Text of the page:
In today's schools, sex education focuses on family values and decisionmaking
''The big trend in sex education is . . . thinking!'' A no-nonsense trainer of teachers in the field of sex education, Peggy Brick of Englewood, N.J., rolls her eyes with a laugh at the simplicity of her own statement. But for a half-dozen of her colleagues from around the United States who have joined her for an informal discussion of trends in public school sex education, Ms. Brick's words describe a welcome development.
''Today when we talk about sex education, we mean the broad picture: We're talking about self-esteem, responsibility, values, and, really, what we mean by femininity and masculinity,'' says Bill Stackhouse, director of the a program for parents at the Sex Information and Education Council of the US in New York City. ''We want people to think.''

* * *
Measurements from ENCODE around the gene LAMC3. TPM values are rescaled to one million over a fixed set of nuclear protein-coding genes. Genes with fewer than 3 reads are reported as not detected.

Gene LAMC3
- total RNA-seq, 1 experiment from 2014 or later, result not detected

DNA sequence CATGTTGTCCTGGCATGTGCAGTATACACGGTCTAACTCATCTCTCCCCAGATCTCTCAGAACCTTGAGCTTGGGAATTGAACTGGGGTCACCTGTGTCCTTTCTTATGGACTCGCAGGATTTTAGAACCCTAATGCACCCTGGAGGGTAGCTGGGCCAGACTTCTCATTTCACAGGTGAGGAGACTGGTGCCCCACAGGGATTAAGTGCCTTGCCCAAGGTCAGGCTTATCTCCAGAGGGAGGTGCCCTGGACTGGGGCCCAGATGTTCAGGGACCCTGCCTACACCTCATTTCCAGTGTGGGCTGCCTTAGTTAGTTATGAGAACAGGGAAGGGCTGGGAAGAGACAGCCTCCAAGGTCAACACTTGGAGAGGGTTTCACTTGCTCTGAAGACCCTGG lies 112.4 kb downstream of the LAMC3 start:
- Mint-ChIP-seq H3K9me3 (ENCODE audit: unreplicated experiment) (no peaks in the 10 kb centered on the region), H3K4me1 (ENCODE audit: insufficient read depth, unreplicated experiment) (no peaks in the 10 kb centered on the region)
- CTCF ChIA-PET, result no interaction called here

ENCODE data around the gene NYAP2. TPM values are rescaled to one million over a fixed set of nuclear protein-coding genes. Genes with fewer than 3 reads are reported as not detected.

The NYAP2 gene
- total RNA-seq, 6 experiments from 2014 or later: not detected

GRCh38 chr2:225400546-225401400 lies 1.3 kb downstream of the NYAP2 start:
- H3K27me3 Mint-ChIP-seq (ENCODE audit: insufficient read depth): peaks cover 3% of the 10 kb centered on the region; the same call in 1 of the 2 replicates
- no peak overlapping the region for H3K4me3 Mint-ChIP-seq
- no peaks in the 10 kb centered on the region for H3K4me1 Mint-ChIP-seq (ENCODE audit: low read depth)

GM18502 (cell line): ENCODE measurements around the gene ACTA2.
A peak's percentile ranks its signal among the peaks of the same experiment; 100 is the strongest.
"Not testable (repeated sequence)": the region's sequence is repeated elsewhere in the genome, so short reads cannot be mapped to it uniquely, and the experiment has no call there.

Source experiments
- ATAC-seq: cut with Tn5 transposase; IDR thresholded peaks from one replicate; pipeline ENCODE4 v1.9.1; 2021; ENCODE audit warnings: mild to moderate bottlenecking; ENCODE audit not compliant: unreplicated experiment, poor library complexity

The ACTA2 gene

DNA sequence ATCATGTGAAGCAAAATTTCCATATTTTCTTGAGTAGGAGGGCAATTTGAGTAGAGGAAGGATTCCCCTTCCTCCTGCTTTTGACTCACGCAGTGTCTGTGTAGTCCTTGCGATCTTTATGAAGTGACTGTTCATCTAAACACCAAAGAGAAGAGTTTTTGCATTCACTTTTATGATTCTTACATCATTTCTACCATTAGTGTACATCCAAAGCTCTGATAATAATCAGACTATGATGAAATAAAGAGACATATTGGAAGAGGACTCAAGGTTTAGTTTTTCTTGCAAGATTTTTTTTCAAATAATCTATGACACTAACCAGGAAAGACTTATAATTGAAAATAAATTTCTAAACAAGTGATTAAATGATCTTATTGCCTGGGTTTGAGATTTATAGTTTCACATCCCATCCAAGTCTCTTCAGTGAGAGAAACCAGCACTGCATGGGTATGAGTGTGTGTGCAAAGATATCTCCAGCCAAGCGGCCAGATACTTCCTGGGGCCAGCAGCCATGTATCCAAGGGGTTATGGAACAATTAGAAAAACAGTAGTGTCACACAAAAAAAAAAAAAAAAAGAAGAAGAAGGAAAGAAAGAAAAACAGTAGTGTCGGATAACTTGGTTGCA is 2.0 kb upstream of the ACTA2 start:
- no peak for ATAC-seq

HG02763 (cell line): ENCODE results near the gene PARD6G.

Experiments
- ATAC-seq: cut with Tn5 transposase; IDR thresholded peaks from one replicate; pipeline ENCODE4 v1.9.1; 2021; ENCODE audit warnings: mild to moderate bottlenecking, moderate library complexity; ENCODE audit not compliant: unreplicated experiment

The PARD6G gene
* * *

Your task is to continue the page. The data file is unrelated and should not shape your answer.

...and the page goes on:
Studies by the Urban Institute and researchers at Johns Hopkins University suggest that fewer than 10 percent of all students are involved in this sort of comprehensive sex education, or ''thinking'' course, even though about three-fourths of American students receive some form of sex education at school.
Yet, according to sex educators, the last few years have witnessed a slow shift away from purely ''informational'' courses to ones that encourage children , at steadily younger ages, to consider such brow-knitting topics as love, morality, decisionmaking, and aspirations.
As this transition has taken place, schools have done more to include their neighbors - religious leaders and public-service organizations such as the YMCA, Boys Clubs, and Scouts - to help develop programs that best reflect community concerns. Perhaps most important, more schools are encouraging parents to work with them in clarifying a topic that many mothers and fathers still find difficult to discuss with their children.
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